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Book cover of Down Sand Mountain

Down Sand Mountain

by Steve Watkins

Publisher: Candlewick Press
Hardcover
ISBN: 9780763638399






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Synopsis of Down Sand Mountain

In a tale full of humor and poignancy, a sheltered twelve-year-old boy comes of age in a small Florida mining town amid the changing mores of the 1960s.

It's 1966 and Dewey Turner is determined to start the school year right. No more being the brunt of every joke. No more "Deweyitis." But after he stains his face with shoe polish trying to mimic the popular Shoeshine Boy at the minstrel show, he begins seventh grade on an even lower rung, earning the nickname Sambo and being barred from the "whites only" bathroom. The only person willing to talk to him, besides his older brother, Wayne, is fellow outsider Darla Turkel, who wears her hair like Shirley Temple and sings and dances like her, too. Through their friendship, Dewey gains awareness of issues bigger than himself and bigger than his small town of Sand Mountain: issues like race and segregation, the reality of the Vietnam War, abuse, sexuality, and even death and grieving. Written in a riveting, authentic voice, at times light-hearted and humorous and at others devastating and lonely, this deeply affecting story will stay with readers long after the book is closed.

Children's Literature

Dewey is set to start seventh grade, and in spite of his worries, this year everything is going to be different—no Deweyitis, no teasing, no being the butt of everyone's jokes. Unfortunately, the first day of school and following days and weeks are downright awful. Dewey (hoping to be the shoeshine boy in next year's minstrel show) smears his face with shoe polish; it goes on much easier than it comes off. Now he is known as Sambo, and the school bullies will not let him use the bathroom; it is "white's only." If Dewey thought the first day of school was the worst day of his life, he is learning that that is not necessarily so. "Then I thought the night me and Wayne and Darla snuck out to the Skeleton Hotel was the worst day of my life. Then...the day Dad made me and Wayne pass out campaign flyers in the Boogerbottom and the colored kids chased us was the worst day." Then, there is the day he is accused of poisoning the school bully. There is one thing Dewey knows now: "I was pretty sure that there were going to be still more worst days..." Set in Florida in a small, blue-collar town in the mid 1960s, this coming-of-age novel addresses the issues of racism, segregation, budding sexuality, war, and death. Told in first person, readers will be touched as Dewey struggles to come to grips with the reality of the world around him. Reviewer: Anita Barnes Lowen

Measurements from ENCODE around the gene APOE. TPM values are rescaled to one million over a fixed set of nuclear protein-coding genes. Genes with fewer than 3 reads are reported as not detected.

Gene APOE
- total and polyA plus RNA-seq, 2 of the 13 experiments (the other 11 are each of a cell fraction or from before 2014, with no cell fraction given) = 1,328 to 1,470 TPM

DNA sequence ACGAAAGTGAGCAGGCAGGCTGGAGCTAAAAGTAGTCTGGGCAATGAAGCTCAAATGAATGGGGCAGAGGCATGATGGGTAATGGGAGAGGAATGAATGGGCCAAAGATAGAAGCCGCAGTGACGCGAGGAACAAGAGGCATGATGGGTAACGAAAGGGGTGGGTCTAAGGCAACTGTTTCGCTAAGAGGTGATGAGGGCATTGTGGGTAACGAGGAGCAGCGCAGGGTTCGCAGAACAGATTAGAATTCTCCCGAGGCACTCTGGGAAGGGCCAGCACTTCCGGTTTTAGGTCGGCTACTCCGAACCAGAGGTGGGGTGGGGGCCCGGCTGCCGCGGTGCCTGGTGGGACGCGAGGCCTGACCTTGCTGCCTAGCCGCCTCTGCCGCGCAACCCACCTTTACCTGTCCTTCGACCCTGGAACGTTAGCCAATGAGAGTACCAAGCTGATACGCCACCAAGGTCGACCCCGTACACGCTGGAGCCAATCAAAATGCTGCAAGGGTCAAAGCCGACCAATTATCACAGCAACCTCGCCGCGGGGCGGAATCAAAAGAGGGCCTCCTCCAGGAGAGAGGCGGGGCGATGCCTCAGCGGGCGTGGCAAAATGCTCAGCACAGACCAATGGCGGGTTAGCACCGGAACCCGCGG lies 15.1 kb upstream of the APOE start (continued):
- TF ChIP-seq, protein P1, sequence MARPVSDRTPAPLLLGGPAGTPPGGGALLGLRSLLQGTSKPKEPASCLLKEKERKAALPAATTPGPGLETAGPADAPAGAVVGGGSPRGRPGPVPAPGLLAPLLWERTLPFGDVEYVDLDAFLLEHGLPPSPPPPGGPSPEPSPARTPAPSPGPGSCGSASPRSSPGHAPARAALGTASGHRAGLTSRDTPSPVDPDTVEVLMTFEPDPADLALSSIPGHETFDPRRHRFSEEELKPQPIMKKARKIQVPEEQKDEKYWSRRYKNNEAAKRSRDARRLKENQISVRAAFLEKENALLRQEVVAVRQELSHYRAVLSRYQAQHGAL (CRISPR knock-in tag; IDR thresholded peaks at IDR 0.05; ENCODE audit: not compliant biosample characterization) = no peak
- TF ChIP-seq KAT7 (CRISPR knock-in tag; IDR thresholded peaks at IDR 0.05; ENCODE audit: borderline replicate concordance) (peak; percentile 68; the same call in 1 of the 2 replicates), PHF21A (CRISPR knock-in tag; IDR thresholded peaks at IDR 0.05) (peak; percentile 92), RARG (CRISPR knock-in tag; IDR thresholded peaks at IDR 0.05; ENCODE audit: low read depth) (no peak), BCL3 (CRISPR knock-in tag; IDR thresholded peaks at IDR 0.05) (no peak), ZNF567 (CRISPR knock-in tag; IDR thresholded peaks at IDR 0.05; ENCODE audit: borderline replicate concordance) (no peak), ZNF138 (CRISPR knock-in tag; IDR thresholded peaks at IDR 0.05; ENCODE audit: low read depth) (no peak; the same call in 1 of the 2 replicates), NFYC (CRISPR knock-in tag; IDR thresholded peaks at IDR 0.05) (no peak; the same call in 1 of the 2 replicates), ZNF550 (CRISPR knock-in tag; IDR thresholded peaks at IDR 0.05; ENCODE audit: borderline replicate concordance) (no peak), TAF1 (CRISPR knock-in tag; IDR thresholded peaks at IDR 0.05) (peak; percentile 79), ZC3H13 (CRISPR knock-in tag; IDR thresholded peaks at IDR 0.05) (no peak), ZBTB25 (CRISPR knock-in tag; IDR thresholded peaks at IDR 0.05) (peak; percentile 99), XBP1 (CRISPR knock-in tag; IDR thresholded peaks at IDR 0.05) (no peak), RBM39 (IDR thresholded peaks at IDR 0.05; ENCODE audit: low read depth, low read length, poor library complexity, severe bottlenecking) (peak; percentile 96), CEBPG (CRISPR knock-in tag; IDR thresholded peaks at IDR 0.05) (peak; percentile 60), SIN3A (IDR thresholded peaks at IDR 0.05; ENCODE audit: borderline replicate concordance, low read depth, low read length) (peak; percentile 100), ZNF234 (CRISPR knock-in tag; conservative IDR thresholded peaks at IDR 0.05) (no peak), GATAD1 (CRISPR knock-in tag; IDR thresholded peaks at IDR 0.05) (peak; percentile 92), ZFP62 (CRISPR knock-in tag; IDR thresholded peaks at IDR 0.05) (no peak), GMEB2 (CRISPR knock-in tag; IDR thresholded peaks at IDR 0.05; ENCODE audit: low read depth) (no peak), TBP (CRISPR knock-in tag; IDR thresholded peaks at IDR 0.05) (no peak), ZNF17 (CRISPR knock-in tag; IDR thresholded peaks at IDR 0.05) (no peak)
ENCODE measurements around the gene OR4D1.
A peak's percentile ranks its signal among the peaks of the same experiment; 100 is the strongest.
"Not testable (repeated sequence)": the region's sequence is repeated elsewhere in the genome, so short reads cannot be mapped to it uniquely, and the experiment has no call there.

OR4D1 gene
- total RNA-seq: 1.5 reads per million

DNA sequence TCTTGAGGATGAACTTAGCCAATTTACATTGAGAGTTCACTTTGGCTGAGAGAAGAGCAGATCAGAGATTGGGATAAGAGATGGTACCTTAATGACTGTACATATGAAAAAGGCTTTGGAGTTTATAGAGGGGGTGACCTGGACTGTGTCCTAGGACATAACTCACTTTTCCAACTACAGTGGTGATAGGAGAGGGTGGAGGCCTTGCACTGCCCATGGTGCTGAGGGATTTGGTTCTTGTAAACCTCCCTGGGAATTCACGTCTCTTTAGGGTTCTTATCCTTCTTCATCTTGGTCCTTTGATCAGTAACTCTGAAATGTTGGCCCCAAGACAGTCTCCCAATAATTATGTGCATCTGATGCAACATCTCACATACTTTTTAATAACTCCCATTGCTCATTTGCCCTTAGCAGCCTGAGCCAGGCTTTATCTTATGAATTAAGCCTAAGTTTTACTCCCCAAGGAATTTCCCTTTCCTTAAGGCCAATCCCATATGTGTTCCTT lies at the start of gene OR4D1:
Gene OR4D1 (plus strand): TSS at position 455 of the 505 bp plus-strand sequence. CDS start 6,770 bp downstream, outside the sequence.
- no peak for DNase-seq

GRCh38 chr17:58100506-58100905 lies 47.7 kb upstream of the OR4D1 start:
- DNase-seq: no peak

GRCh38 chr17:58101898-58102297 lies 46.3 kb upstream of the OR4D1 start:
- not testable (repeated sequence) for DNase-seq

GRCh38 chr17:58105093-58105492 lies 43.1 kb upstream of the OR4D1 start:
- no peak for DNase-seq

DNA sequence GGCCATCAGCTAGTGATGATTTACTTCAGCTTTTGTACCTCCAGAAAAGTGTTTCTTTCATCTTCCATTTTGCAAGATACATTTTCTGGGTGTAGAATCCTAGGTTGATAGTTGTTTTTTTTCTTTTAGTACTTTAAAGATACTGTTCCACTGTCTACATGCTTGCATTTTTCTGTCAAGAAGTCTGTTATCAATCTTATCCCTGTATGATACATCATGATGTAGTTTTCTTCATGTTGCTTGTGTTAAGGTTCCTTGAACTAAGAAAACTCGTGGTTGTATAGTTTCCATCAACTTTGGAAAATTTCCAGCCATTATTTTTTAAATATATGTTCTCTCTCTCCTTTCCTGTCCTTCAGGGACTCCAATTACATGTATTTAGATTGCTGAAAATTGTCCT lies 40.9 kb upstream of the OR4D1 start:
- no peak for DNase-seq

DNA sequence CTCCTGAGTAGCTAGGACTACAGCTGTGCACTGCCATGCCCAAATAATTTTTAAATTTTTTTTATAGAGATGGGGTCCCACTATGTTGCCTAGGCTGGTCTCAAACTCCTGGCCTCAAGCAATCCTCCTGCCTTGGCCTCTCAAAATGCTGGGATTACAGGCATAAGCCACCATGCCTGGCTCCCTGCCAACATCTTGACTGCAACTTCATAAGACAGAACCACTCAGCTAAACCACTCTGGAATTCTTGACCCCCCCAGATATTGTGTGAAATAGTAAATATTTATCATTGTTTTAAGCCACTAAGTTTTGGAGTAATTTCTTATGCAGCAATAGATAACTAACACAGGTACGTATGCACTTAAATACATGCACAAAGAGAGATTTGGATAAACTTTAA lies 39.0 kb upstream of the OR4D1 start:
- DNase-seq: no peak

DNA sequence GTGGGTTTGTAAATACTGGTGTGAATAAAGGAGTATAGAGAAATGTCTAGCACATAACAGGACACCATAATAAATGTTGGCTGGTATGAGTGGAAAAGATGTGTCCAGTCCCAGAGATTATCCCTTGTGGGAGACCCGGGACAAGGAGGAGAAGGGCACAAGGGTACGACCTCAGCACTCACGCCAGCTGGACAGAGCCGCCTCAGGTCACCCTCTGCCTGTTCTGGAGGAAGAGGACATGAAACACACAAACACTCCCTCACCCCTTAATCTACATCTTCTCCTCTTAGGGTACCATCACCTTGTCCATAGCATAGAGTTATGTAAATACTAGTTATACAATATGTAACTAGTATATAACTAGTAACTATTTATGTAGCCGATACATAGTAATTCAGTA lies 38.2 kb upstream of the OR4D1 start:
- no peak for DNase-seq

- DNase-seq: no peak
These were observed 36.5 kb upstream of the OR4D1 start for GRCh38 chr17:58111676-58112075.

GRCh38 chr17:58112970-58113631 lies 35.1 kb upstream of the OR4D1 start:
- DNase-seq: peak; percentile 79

About the Author, Steve Watkins

Steve Watkins, an associate professor at the University of Mary Washington in Virginia, is a short-story writer and winner of a Pushcart Prize. He lives in Fredericksburg, Virginia.

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